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Later novels and other writings: The lady in the lake ; The little sister ; The long goodbye ; Playback ; Double Idemnity ; Selected essays and letters /

by Chandler, Raymond,
, Selections. Series: The Library of America ; . 80. Published by : Library of America, (New York:) Physical details: 1076 p. ; 21 cm. ISBN: 1883011086 Subject(s): Marlowe, Philip (Fictitious character) %Fiction. | Private investigators %California %Los Angeles %Fiction. | Detective and mystery stories, American. | Los Angeles (Calif.) %Fiction. | Briefsammlung. Year: 1995
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American Shelf American Shelf AUM Main Library AS F 823.912 C455 (Browse Shelf) Available

Includes bibliographical references.

The lady in the lake -- The little sister -- The long goodbye -- Playback -- Double indemnity -- Selected essays and letters.

Later Novels and Other Writings begins with The Lady in the Lake (1943). Written during the war, the story takes Marlowe out of the seamy L.A. streets to the deceptive tranquility of the surrounding mountains, as the search for a businessman's missing wife expands into an elegy of loneliness and loss. The darker tone typical of Chandler's later fiction is evident in The Little Sister (1949), in which an ambitious starlet, a blackmailer, and a seemingly naive young woman from Manhattan, Kansas, are the key players in a plot that provides fuel for a bitter indictment of Hollywood and Chandler's most savage portrayal of his adopted city. The Long Goodbye (1953), his most ambitious and self-revealing novel, uncovers a more anguished resonance in the Marlowe character, in a plot that hinges on the betrayal of friendship and the compromises of middle age. Playback (1958), written originally as a screenplay, is Chandler's seventh and last novel. A special feature of this volume is Chandler's long-unavailable screenplay for the film noir classic Double Indemnity (1944), adapted from James M. Cain's novel. Supplementing the volume, and providing a more personal glimpse of Chandler's personality, are a selection of essays - including "The Simple Art of Murder," in which Chandler muses on his pulp roots and on the special qualities of his hero and style - and eleven letters that range wittily and often sardonically over the worlds of writing, publishing, and filmmaking.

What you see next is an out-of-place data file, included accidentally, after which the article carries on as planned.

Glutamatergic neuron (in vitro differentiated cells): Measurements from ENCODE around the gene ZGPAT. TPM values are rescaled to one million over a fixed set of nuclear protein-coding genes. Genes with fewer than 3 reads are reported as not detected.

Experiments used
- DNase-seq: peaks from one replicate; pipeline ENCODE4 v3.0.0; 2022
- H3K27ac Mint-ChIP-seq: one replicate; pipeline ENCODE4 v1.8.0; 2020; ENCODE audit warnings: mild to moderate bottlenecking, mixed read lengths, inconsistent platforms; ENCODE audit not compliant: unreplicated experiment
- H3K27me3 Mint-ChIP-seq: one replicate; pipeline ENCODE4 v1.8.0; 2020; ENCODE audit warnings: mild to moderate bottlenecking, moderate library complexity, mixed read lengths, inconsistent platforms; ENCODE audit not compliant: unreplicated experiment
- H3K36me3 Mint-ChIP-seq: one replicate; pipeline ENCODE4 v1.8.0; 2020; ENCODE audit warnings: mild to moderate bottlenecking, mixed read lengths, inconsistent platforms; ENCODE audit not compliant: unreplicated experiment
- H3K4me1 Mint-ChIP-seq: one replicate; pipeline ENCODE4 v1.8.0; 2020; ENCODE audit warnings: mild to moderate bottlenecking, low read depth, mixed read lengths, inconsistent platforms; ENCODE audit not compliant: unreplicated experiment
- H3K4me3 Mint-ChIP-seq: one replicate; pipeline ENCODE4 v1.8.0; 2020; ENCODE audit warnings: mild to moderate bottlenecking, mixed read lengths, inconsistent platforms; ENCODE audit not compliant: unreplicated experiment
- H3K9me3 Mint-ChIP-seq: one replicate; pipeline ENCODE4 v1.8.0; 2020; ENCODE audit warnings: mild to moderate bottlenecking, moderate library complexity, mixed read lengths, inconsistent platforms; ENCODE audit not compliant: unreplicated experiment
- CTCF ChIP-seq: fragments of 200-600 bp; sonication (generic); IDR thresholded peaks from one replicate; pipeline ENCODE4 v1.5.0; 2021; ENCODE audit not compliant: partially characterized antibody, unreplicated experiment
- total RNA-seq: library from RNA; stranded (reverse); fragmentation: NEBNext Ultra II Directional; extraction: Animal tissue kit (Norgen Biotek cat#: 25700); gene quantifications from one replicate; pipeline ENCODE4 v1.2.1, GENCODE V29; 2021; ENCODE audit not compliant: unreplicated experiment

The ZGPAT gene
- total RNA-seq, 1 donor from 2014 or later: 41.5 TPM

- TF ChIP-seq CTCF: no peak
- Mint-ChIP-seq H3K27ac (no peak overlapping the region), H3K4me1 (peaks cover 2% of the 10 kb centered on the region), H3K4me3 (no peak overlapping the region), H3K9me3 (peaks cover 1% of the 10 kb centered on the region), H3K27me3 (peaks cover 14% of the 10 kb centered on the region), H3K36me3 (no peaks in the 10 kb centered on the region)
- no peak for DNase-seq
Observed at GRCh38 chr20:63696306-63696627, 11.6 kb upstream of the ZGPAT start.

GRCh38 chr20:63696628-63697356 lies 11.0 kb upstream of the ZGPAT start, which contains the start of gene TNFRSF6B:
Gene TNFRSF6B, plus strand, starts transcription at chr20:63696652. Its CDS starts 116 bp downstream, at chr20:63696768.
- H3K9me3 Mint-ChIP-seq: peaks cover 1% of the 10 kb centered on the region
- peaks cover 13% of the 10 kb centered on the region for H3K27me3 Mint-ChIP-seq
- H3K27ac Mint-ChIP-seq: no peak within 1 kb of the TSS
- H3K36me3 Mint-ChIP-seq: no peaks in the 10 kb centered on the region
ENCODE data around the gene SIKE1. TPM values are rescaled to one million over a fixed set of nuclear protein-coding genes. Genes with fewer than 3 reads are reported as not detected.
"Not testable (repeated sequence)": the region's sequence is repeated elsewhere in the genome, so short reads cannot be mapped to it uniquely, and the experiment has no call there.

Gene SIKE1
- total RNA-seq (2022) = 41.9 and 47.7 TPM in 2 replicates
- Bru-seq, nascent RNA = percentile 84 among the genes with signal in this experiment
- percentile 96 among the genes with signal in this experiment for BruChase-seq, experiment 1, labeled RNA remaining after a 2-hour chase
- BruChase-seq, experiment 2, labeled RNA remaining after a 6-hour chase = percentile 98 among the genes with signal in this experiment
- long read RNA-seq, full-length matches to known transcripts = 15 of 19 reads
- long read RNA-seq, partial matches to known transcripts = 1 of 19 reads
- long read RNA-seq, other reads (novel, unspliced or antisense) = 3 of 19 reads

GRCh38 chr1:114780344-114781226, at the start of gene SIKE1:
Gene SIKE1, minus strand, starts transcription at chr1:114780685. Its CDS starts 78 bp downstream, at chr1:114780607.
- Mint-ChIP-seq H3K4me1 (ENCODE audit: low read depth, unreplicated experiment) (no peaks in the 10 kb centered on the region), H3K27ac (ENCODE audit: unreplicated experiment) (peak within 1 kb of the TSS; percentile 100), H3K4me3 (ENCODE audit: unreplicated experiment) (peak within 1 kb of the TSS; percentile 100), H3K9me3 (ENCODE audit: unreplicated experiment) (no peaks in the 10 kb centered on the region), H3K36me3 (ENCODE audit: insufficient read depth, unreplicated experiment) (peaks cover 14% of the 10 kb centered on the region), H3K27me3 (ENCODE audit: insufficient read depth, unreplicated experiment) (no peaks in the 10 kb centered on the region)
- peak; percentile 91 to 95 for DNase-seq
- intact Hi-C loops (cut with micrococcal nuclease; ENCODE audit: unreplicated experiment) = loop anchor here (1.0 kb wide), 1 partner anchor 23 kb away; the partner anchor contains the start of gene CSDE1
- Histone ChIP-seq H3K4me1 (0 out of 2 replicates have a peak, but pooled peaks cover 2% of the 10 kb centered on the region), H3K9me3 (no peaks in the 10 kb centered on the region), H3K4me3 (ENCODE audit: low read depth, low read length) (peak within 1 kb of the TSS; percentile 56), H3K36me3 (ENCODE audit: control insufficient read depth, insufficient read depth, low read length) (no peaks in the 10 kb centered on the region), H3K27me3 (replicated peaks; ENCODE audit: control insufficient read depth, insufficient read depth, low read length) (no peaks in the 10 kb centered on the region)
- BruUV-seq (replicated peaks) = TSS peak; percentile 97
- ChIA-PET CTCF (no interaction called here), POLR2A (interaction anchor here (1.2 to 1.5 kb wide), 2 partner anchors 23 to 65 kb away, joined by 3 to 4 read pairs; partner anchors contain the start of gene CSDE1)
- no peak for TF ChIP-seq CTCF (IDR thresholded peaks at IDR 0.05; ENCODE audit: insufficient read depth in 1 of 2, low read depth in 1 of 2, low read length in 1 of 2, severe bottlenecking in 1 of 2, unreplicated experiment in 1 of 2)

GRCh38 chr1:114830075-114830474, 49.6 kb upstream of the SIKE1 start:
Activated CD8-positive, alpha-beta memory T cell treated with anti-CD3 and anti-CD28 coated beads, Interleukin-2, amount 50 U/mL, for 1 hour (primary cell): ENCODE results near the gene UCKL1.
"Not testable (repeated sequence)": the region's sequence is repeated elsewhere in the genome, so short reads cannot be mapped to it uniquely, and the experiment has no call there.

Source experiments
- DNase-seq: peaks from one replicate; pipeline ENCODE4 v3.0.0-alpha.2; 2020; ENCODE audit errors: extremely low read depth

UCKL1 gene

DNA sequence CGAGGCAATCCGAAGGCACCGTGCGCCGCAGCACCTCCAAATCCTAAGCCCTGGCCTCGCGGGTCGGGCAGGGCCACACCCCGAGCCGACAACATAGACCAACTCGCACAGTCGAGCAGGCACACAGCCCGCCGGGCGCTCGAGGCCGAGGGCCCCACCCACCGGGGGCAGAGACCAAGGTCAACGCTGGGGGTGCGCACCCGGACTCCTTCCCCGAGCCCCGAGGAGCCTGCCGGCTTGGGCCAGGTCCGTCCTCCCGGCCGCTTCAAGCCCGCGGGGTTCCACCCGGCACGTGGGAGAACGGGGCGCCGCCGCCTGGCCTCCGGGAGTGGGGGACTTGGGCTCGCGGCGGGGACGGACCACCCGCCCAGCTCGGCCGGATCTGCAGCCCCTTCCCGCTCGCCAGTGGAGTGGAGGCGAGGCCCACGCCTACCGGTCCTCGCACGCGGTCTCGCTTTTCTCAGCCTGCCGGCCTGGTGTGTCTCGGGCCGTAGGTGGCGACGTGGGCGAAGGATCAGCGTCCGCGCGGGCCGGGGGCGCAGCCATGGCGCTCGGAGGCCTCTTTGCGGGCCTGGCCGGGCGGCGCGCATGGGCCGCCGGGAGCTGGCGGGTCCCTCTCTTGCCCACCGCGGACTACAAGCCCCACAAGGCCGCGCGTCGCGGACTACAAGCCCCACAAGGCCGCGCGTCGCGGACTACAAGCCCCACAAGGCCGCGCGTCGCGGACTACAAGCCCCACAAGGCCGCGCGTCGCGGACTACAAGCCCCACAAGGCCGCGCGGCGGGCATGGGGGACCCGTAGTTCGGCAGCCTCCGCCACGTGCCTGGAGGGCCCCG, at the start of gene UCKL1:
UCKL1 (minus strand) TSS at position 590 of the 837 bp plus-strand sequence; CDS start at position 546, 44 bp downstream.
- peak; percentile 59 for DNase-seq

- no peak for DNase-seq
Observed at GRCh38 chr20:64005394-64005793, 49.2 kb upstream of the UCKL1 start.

U.S. Embassy. Gifts.

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